“Once I have my degree, I can go follow my acting as much as I want and if – God forbid – if it doesn’t work out, at least I tried and at least I have a fallback plan. But I don’t see any reason why I shouldn’t be able to make it, if I just keep going for my dream, I’ll achieve it eventually, that’s the way I think anyway.”
He has especially good impressions from working with Smock Alley Theatre. “They were all so lovely – from the second I got in, until the second I left they were nothing but kind to me, always asking if there’s anything they can help with.” When he told them he was nervous – because it was his first break – they helped him feel more comfortable and more confident.
“In everything I’ve done, I’ve never experienced any racism, any lack of rules because of my skin colour. But it might only be me. I’m not saying that the whole industry has changed. Maybe I was just lucky to have those good experiences.”
Regarding the new Oscar criteria, he said that ‘it has its good and bad sides’. According to him, trying to incorporate equality in everything is the main aim, and it’ll bring more changes and will make it more acceptable for everyone.
“But, for Ireland, for the areas I’ve been in, I think they’re doing a grade A job. I know some people have felt sidelined because of their gender, colour and background. I feel what they’re feeling but I haven’t experienced it for myself.”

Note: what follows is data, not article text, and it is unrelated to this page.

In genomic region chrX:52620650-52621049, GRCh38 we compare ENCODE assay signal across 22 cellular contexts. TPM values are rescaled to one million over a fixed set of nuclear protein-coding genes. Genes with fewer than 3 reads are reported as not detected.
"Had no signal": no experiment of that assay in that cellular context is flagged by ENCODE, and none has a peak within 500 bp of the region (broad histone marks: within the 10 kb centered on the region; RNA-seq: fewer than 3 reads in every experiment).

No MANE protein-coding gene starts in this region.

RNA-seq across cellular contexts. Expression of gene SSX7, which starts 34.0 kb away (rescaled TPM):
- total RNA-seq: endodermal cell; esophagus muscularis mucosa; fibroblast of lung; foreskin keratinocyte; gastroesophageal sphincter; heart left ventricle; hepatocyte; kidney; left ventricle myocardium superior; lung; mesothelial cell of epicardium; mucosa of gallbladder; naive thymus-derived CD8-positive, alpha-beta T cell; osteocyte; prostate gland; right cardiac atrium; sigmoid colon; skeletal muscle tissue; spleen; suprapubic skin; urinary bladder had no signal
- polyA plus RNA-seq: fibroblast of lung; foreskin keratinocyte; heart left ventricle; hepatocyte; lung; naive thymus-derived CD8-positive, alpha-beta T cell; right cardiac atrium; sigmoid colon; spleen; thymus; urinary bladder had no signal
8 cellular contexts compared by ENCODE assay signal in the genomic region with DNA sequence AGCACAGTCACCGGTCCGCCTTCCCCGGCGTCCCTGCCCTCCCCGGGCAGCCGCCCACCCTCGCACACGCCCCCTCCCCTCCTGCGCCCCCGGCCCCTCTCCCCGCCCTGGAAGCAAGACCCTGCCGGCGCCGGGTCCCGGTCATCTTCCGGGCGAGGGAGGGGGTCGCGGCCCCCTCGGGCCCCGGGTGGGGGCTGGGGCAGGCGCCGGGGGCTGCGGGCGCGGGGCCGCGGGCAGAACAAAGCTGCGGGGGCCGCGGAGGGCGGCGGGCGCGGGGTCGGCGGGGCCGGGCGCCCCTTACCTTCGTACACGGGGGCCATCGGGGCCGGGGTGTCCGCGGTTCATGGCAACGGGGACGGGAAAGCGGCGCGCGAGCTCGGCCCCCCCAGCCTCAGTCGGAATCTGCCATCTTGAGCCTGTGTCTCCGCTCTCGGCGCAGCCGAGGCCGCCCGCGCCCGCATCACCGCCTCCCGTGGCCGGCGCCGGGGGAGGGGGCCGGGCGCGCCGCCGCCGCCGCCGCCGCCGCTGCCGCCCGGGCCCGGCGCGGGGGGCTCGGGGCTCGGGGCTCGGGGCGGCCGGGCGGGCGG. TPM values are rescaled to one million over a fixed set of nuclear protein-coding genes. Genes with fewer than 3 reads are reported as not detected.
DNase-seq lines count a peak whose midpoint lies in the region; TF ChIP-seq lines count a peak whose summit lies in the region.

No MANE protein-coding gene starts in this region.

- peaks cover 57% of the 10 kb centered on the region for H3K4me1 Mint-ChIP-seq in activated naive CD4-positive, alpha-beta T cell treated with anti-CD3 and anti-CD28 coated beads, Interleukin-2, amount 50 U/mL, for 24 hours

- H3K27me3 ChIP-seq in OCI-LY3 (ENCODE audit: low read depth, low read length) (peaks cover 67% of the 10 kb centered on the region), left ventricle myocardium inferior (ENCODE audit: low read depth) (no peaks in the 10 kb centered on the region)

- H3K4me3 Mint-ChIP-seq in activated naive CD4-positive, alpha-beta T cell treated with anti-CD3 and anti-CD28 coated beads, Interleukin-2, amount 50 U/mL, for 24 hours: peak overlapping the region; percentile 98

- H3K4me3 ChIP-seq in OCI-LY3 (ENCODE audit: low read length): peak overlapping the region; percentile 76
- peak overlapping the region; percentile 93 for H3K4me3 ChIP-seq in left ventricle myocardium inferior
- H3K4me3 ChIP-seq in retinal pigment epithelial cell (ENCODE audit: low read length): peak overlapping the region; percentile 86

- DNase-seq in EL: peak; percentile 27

Gerard Lee from Irish Equity, the union representing professionals in the live performance and theatre industry in Ireland, said: “I’ve been in touch with other executive members and there have not been any approaches to Equity specifically on racism issues.”
Apparently there was an issue with regard to an actor, Michael Collins, who is a member of the Traveller community, and who was refused service in a pub when in the company of the cast of a RTÉ’s Glenroe, but ‘this was over 20+ years ago, and was not raised at the time with Equity as far as the members can recall’.
The cast then all left the pub in solidarity and the pub was boycotted in protest. That’s a historical issue.
“There may be incidents experienced by people who are not members of Equity, and for that reason Equity would not necessarily know,” said the Irish Equity spokesman, “which is why it’s very important for people to join the union and can then get support for any issues that arise.”
Irish Equity will soon release a video promoting diversity and equality and the importance of being a part of a union that would protect your interests.
We would like to hear your story. Let us know in the comment section below about your experiences with diversity in the theatre industry.